Jon Klein, Jamie Wood, Jillian Jaycox, Peiwen Lu, Rahul M. Dhodapkar, Jeff R. Gehlhausen, Alexandra Tabachnikova, Laura Tabacof, Amyn A. Malik, Kathy Kamath, Kerrie Greene, Valter Silva Monteiro, Mario Peña-Hernandez, Tianyang Mao, Bornali Bhattacharjee, Takehiro Takahashi, Carolina Lucas, Julio Silva, Dayna Mccarthy, Erica Breyman, Jenna Tosto-Mancuso, Yile Dai, Emily Perotti, Koray Akduman, Tiffany J. Tzeng, Lan Xu, Inci Yildirim, Harlan M. Krumholz, John Shon, Ruslan Medzhitov, Saad B. Omer, David van Dijk, Aaron M. Ring, David Putrino, Akiko Iwasaki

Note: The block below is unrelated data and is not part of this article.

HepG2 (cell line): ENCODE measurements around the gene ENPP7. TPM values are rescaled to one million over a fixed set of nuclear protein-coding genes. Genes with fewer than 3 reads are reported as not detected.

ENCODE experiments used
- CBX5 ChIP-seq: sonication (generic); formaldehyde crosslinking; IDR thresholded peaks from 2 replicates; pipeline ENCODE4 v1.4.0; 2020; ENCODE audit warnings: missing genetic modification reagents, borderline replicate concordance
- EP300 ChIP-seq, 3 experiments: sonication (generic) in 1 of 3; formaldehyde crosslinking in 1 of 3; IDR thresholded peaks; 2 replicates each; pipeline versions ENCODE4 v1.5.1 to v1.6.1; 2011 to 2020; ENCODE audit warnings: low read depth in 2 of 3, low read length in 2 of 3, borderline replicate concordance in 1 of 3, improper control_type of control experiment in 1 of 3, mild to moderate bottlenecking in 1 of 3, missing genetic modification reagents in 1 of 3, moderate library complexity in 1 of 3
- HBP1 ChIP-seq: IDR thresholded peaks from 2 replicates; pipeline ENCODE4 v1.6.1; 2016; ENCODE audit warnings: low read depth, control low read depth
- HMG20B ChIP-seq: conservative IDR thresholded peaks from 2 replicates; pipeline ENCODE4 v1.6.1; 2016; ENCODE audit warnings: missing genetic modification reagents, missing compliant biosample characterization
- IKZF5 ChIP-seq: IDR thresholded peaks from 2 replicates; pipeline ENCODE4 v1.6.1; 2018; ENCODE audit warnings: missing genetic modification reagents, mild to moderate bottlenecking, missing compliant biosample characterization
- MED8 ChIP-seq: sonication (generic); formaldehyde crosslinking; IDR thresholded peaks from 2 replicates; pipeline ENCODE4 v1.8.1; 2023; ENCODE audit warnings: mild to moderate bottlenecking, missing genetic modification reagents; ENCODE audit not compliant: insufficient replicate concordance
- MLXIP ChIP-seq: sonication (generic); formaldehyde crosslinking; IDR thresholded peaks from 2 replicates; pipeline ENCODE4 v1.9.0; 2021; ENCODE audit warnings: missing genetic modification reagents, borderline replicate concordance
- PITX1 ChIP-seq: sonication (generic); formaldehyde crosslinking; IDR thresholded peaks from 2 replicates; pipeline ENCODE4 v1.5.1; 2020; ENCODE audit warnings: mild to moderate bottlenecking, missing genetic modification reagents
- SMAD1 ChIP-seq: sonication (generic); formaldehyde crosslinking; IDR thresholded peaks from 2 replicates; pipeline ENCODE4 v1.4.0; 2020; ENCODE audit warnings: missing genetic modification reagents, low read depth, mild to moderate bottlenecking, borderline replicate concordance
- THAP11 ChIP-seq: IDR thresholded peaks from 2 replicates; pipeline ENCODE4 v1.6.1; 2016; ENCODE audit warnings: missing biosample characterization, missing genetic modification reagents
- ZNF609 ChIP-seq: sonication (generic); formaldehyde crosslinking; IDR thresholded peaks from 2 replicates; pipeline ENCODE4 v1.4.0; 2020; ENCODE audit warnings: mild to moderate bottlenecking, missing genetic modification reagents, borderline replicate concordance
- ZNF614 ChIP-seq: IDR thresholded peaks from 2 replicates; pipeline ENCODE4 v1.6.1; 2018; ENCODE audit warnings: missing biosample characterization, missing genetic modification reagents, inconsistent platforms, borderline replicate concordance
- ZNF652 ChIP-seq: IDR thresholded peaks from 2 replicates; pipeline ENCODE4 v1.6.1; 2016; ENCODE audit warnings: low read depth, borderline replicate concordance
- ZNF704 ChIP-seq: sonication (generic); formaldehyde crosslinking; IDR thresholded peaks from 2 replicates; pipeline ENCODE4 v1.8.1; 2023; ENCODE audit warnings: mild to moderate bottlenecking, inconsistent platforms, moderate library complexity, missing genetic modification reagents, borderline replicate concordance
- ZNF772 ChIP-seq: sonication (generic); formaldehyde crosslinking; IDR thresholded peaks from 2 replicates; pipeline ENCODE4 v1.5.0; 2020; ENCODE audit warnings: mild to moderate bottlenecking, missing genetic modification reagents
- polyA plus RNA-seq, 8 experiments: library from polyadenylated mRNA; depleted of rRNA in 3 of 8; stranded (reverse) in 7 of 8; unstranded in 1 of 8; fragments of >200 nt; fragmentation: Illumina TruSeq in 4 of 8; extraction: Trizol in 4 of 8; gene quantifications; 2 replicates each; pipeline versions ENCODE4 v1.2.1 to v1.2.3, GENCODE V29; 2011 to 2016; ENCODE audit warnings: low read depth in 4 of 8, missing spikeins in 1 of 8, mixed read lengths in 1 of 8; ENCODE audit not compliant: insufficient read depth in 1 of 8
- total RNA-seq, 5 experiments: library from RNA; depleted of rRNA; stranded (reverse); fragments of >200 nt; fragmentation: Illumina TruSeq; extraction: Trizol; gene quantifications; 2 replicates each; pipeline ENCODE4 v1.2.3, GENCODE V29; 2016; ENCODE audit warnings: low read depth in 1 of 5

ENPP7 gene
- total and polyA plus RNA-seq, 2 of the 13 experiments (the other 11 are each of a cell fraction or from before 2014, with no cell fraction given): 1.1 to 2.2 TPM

SARS-CoV-2 infection can result in the development of a constellation of persistent sequelae following acute disease called post-acute sequelae of COVID-19 (PASC) or Long COVID1–3. Individuals diagnosed with Long COVID frequently report unremitting fatigue, post-exertional malaise, and a variety of cognitive and autonomic dysfunctions1–3; however, the basic biological mechanisms responsible for these debilitating symptoms are unclear. Here, 215 individuals were included in an exploratory, cross-sectional study to perform multi-dimensional immune phenotyping in conjunction with machine learning methods to identify key immunological features distinguishing Long COVID. Marked differences were noted in specific circulating myeloid and lymphocyte populations relative to matched control groups, as well as evidence of elevated humoral responses directed against SARS-CoV-2 among participants with Long COVID. Further, unexpected increases were observed in antibody responses directed against non-SARS-CoV-2 viral pathogens, particularly Epstein-Barr virus. Analysis of circulating immune mediators and various hormones also revealed pronounced differences, with levels of cortisol being uniformly lower among participants with Long COVID relative to matched control groups. Integration of immune phenotyping data into unbiased machine learning models identified significant distinguishing features critical in accurate classification of Long COVID, with decreased levels of cortisol being the most significant individual predictor. These findings will help guide additional studies into the pathobiology of Long COVID and may aid in the future development of objective biomarkers for Long COVID.